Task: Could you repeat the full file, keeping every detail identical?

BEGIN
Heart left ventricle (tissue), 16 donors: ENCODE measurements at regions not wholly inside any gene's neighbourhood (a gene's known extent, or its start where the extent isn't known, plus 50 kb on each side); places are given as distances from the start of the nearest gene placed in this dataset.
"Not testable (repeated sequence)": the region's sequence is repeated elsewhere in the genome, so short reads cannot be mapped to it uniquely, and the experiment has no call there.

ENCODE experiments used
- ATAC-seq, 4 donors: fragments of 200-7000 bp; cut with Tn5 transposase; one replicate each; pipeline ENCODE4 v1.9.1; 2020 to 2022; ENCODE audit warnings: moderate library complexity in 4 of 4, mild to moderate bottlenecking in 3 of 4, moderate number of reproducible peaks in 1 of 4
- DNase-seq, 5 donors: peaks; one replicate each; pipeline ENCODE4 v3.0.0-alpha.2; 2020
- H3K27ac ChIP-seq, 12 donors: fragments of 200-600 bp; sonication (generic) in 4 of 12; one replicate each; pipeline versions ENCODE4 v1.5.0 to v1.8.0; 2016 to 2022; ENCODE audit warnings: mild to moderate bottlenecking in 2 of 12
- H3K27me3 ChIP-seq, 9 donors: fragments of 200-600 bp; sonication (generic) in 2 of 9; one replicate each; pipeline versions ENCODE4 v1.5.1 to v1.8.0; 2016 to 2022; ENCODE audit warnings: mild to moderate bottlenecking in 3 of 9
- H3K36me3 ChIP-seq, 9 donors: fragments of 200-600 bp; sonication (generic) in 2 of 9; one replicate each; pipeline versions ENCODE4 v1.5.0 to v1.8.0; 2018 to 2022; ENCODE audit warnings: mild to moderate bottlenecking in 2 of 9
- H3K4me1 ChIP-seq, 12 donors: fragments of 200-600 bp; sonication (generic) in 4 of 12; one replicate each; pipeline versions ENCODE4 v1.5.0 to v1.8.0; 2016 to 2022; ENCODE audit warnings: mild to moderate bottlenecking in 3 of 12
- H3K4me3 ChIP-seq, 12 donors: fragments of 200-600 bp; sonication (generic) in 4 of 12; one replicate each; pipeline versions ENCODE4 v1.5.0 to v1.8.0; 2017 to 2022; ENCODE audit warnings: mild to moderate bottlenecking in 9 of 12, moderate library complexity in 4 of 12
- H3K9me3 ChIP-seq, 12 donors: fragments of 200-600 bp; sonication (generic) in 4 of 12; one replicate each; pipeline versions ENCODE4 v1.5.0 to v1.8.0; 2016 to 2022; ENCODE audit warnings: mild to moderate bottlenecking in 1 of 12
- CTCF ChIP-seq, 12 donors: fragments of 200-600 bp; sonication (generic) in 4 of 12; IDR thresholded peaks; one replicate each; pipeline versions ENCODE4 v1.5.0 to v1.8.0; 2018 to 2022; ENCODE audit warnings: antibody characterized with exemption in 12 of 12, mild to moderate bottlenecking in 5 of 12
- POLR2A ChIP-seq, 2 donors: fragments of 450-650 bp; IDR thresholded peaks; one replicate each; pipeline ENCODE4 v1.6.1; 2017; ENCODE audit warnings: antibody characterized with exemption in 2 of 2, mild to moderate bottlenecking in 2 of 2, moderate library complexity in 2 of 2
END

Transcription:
Heart left ventricle (tissue), 16 donors: ENCODE measurements at regions not wholly inside any gene's neighbourhood (a gene's known extent, or its start where the extent isn't known, plus 50 kb on each side); places are given as distances from the start of the nearest gene placed in this dataset.
"Not testable (repeated sequence)": the region's sequence is repeated elsewhere in the genome, so short reads cannot be mapped to it uniquely, and the experiment has no call there.

ENCODE experiments used
- ATAC-seq, 4 donors: fragments of 200-7000 bp; cut with Tn5 transposase; one replicate each; pipeline ENCODE4 v1.9.1; 2020 to 2022; ENCODE audit warnings: moderate library complexity in 4 of 4, mild to moderate bottlenecking in 3 of 4, moderate number of reproducible peaks in 1 of 4
- DNase-seq, 5 donors: peaks; one replicate each; pipeline ENCODE4 v3.0.0-alpha.2; 2020
- H3K27ac ChIP-seq, 12 donors: fragments of 200-600 bp; sonication (generic) in 4 of 12; one replicate each; pipeline versions ENCODE4 v1.5.0 to v1.8.0; 2016 to 2022; ENCODE audit warnings: mild to moderate bottlenecking in 2 of 12
- H3K27me3 ChIP-seq, 9 donors: fragments of 200-600 bp; sonication (generic) in 2 of 9; one replicate each; pipeline versions ENCODE4 v1.5.1 to v1.8.0; 2016 to 2022; ENCODE audit warnings: mild to moderate bottlenecking in 3 of 9
- H3K36me3 ChIP-seq, 9 donors: fragments of 200-600 bp; sonication (generic) in 2 of 9; one replicate each; pipeline versions ENCODE4 v1.5.0 to v1.8.0; 2018 to 2022; ENCODE audit warnings: mild to moderate bottlenecking in 2 of 9
- H3K4me1 ChIP-seq, 12 donors: fragments of 200-600 bp; sonication (generic) in 4 of 12; one replicate each; pipeline versions ENCODE4 v1.5.0 to v1.8.0; 2016 to 2022; ENCODE audit warnings: mild to moderate bottlenecking in 3 of 12
- H3K4me3 ChIP-seq, 12 donors: fragments of 200-600 bp; sonication (generic) in 4 of 12; one replicate each; pipeline versions ENCODE4 v1.5.0 to v1.8.0; 2017 to 2022; ENCODE audit warnings: mild to moderate bottlenecking in 9 of 12, moderate library complexity in 4 of 12
- H3K9me3 ChIP-seq, 12 donors: fragments of 200-600 bp; sonication (generic) in 4 of 12; one replicate each; pipeline versions ENCODE4 v1.5.0 to v1.8.0; 2016 to 2022; ENCODE audit warnings: mild to moderate bottlenecking in 1 of 12
- CTCF ChIP-seq, 12 donors: fragments of 200-600 bp; sonication (generic) in 4 of 12; IDR thresholded peaks; one replicate each; pipeline versions ENCODE4 v1.5.0 to v1.8.0; 2018 to 2022; ENCODE audit warnings: antibody characterized with exemption in 12 of 12, mild to moderate bottlenecking in 5 of 12
- POLR2A ChIP-seq, 2 donors: fragments of 450-650 bp; IDR thresholded peaks; one replicate each; pipeline ENCODE4 v1.6.1; 2017; ENCODE audit warnings: antibody characterized with exemption in 2 of 2, mild to moderate bottlenecking in 2 of 2, moderate library complexity in 2 of 2